In 1984, Congress passed the National Minimum Drinking Age Act. This bit of feel-good legislation recognized that the federal government couldn’t technically force the states to raise the drinking age to 21, but it did threaten to hold up to 10% of their federal highway funds hostage if they didn’t comply. In short order, everyone went along with it.
Now, nearly a quarter of a century later, Wisconsin is debating a bill which would lower the age back down to 19. This should set the stage for a long overdue discussion on when our nation recognizes adulthood to have begun and how we deal with matters of personal responsibility. (Fox News)
A bill proposed by lawmakers in Wisconsin aims to lower the beer-loving state’s drinking age to 19. However it will face some though obstacles along the way, including the possibility of losing part of the state’s federal funding.
The bill, circulated Wednesday by three Republican lawmakers including the former president of the Wisconsin Tavern League, faces an uphill battle as it needs the support of key GOP lawmakers.
Republican Assembly Speaker Robin Vos, who plays a central role in determining which bills are brought up for vote, has said he would not support the bill. Neither the leader of the Wisconsin Senate nor Gov. Scott Walker have voiced their opinion on the bill.
This is going to raise the usual objections from the nanny state contingent and, at least in this one case, they have some data to suggest they have a point. Back in 2014, a widely touted study concluded that “The Debate is Over” and the higher drinking age was working as intended. According to those findings, the 21-year minimum drinking age has saved up to 900 lives per year.
Supporters of the status quo also point to New Zealand, which lowered their minimum age briefly a few years ago and immediately saw an increase in alcohol-related automobile accident fatalities. Similarly, a separate study revealed that Canada (where the drinking age is still 18) has the worst drunk driving mortality rate among wealthy, developed nations.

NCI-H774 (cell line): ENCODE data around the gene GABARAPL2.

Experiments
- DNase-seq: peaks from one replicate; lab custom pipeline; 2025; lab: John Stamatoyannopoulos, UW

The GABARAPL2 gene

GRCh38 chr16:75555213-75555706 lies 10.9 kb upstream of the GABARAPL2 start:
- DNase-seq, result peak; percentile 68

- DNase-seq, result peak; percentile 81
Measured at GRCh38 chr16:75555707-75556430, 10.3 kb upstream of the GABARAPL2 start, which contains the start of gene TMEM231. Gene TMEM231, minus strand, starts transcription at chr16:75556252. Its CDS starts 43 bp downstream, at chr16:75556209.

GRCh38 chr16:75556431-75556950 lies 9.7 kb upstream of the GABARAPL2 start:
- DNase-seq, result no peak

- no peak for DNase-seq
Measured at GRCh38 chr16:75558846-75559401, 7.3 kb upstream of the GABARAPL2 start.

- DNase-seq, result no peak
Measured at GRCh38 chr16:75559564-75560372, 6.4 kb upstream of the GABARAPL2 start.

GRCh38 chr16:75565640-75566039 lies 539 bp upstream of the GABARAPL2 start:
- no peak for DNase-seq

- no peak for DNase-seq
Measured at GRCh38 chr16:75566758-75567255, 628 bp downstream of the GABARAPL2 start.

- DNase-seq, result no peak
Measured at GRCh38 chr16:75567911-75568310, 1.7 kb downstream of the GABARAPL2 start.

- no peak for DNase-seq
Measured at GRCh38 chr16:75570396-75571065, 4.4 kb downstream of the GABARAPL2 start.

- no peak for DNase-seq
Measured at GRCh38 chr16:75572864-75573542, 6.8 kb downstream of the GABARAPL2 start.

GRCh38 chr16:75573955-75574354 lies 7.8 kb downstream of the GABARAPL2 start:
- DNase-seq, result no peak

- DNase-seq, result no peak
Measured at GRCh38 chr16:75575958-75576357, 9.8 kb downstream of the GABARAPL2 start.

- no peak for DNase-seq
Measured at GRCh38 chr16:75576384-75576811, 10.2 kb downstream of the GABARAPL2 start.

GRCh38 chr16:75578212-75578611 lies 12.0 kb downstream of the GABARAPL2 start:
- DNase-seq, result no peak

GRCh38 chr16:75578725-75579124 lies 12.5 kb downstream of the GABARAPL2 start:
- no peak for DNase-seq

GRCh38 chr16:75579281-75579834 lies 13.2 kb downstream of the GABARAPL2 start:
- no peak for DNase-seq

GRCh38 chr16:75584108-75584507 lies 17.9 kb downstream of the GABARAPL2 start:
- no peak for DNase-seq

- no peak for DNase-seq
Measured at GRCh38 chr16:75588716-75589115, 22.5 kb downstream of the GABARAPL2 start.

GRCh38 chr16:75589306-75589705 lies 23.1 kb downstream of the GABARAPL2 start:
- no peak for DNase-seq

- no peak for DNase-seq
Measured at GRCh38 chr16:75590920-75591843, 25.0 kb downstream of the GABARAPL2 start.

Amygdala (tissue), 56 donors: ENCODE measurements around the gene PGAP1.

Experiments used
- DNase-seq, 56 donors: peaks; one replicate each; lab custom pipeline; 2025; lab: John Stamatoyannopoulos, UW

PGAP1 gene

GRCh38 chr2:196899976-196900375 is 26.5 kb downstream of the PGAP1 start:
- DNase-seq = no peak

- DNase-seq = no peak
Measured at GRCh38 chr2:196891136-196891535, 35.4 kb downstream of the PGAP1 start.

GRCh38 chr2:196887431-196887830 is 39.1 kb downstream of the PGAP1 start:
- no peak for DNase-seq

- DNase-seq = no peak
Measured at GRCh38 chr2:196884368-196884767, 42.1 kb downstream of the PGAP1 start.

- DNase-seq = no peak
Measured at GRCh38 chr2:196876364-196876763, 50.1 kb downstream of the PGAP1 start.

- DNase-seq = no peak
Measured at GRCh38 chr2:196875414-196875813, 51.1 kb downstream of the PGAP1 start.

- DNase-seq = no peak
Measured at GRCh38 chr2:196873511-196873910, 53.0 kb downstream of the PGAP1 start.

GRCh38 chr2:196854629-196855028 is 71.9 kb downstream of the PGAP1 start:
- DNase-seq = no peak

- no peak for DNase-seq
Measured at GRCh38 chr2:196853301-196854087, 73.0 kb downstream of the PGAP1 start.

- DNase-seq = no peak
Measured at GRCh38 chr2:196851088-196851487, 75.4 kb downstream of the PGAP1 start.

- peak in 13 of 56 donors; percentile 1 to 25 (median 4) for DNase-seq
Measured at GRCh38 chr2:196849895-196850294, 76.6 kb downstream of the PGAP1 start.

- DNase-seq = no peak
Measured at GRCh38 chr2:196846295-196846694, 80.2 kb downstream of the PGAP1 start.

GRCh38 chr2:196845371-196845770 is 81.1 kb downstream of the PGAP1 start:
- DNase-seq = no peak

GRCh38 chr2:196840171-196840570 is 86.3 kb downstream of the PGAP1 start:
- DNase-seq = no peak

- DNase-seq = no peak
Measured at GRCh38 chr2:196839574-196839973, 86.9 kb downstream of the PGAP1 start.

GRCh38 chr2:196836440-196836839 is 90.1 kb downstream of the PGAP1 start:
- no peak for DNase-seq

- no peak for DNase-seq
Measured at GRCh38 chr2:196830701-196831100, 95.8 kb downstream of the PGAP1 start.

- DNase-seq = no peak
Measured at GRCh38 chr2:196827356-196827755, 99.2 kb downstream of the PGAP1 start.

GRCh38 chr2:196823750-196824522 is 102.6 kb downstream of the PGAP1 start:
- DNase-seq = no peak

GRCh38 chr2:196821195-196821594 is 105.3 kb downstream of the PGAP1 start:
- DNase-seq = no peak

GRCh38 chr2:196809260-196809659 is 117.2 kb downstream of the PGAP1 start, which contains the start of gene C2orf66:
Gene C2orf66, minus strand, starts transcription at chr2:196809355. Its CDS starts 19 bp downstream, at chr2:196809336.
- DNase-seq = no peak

So why in the world would anyone support lowering the drinking age? Because it’s not the government’s responsibility to save us from ourselves, for starters. Even if you accept all the data in the studies linked above (and much of it is up for debate), we’re talking about adults taking responsibility for their own actions. How we manage to draw some sort of mystical demarcation between when you’re old enough to be considered an adult and when you are further “adult enough” to participate in some specific, legal activity remains a mystery to me.
While it’s the most common example to bring up in these discussions, it certainly bears repeating: how have we determined that someone eighteen years of age is adult enough to put on a uniform and go die for their country on some foreign battlefield but they’re too immature to have a beer? Further, you can get married without parental consent in every state of the nation by the age of 18. (In some cases, considerably younger.) Isn’t that a fairly significant sign of “adulting” as some of my friends like to say?
Look, we need to come to some sort of decision as to whether or not alcohol is an acceptable product to be available in this country or not, much the same as we’ve had to do with tobacco, caffeine, sugar and everything else. If it’s truly “too dangerous” for our society to tolerate, then take another shot at passing prohibition. But if it’s not, then people have to be responsible for their own decisions. The drinking age was 18 when I was coming up and look how I turned out! Okay… that’s probably not the best example, but you see what I’m saying.
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